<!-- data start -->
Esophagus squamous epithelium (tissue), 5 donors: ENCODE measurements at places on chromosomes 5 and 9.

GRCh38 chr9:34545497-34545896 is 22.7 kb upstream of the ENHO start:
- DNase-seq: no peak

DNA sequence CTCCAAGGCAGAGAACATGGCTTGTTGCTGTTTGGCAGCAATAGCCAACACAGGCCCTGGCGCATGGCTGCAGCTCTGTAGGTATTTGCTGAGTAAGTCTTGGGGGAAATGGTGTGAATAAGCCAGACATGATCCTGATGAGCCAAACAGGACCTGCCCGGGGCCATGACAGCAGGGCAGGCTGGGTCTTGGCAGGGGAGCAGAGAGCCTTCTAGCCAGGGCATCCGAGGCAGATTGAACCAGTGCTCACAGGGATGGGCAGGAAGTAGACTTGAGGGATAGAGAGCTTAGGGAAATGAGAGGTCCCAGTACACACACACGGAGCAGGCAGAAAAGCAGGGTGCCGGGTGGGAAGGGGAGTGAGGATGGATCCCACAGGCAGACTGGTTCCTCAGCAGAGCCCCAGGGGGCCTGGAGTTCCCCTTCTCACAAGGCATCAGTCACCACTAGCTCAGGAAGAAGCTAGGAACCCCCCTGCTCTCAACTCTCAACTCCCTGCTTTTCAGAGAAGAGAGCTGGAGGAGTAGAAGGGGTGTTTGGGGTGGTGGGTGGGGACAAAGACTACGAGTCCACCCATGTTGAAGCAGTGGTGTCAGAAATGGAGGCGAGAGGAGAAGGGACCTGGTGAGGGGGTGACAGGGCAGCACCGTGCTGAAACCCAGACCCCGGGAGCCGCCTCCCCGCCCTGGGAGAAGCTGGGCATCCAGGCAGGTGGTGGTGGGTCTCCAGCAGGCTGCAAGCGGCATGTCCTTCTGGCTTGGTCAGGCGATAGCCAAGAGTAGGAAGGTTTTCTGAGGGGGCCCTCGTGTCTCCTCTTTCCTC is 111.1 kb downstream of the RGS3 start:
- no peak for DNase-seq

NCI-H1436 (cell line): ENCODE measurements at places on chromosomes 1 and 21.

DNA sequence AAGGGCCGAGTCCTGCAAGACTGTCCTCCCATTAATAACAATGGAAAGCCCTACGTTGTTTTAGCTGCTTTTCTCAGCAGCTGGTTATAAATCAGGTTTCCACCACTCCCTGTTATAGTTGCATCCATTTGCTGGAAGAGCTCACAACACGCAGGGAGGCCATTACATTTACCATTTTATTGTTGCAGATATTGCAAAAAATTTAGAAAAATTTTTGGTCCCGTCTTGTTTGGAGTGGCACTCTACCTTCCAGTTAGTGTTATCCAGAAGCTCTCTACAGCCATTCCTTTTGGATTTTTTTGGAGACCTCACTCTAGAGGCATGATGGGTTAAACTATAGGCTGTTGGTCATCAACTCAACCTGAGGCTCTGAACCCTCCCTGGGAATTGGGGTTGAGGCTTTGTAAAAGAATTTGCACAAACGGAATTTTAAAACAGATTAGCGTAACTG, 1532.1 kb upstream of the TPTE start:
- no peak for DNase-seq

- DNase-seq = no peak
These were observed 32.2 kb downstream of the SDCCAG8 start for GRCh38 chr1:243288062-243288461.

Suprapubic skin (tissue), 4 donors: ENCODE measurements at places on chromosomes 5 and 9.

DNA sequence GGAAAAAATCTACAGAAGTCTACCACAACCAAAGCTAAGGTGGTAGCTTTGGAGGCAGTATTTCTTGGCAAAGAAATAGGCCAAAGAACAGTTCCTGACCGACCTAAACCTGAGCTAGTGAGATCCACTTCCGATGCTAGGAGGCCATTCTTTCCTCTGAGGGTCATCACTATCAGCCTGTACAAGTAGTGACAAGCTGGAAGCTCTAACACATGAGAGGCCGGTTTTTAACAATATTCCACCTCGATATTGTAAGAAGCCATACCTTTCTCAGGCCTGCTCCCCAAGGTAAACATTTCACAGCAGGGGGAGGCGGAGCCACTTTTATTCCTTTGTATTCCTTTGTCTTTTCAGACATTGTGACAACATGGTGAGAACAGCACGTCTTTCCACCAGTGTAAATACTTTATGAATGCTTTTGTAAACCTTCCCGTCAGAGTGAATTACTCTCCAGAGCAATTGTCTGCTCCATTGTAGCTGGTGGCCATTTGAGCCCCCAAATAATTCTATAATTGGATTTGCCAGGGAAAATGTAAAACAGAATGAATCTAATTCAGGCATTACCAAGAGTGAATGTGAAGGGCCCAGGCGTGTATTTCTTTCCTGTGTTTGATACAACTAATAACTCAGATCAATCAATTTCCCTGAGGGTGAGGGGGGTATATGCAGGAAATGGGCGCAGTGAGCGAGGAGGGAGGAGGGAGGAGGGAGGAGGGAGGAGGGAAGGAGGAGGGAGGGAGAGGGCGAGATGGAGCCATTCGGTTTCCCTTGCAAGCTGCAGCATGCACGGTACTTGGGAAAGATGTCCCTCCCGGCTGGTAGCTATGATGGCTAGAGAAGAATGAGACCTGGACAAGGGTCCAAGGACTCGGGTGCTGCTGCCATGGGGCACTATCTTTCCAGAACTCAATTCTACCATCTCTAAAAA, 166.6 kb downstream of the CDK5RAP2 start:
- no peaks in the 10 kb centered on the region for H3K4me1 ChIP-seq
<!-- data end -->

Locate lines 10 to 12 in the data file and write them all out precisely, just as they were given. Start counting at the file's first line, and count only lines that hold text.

These were observed 32.2 kb downstream of the SDCCAG8 start for GRCh38 chr1:243288062-243288461.

Suprapubic skin (tissue), 4 donors: ENCODE measurements at places on chromosomes 5 and 9.

DNA sequence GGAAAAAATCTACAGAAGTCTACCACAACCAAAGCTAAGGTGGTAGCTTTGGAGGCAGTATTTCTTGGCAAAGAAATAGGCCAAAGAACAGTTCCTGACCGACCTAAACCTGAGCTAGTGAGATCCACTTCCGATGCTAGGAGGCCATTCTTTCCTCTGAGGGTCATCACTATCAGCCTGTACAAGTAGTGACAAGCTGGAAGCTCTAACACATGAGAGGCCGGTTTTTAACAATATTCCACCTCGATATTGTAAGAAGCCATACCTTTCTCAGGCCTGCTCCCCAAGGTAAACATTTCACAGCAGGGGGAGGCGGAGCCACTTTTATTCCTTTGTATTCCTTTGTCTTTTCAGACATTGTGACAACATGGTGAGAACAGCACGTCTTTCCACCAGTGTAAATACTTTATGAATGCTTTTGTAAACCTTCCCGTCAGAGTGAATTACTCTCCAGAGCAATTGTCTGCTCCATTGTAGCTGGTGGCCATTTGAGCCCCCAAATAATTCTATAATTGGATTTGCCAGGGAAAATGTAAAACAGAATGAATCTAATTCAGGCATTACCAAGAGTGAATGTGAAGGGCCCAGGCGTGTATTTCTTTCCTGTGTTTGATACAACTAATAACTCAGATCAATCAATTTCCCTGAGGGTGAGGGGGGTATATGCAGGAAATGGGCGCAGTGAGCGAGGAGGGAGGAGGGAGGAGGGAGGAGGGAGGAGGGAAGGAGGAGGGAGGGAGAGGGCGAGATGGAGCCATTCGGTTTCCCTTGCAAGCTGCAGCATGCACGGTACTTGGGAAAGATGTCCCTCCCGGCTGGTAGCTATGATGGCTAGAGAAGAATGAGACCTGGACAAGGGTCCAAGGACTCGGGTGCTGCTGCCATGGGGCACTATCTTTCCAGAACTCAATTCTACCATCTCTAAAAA, 166.6 kb downstream of the CDK5RAP2 start: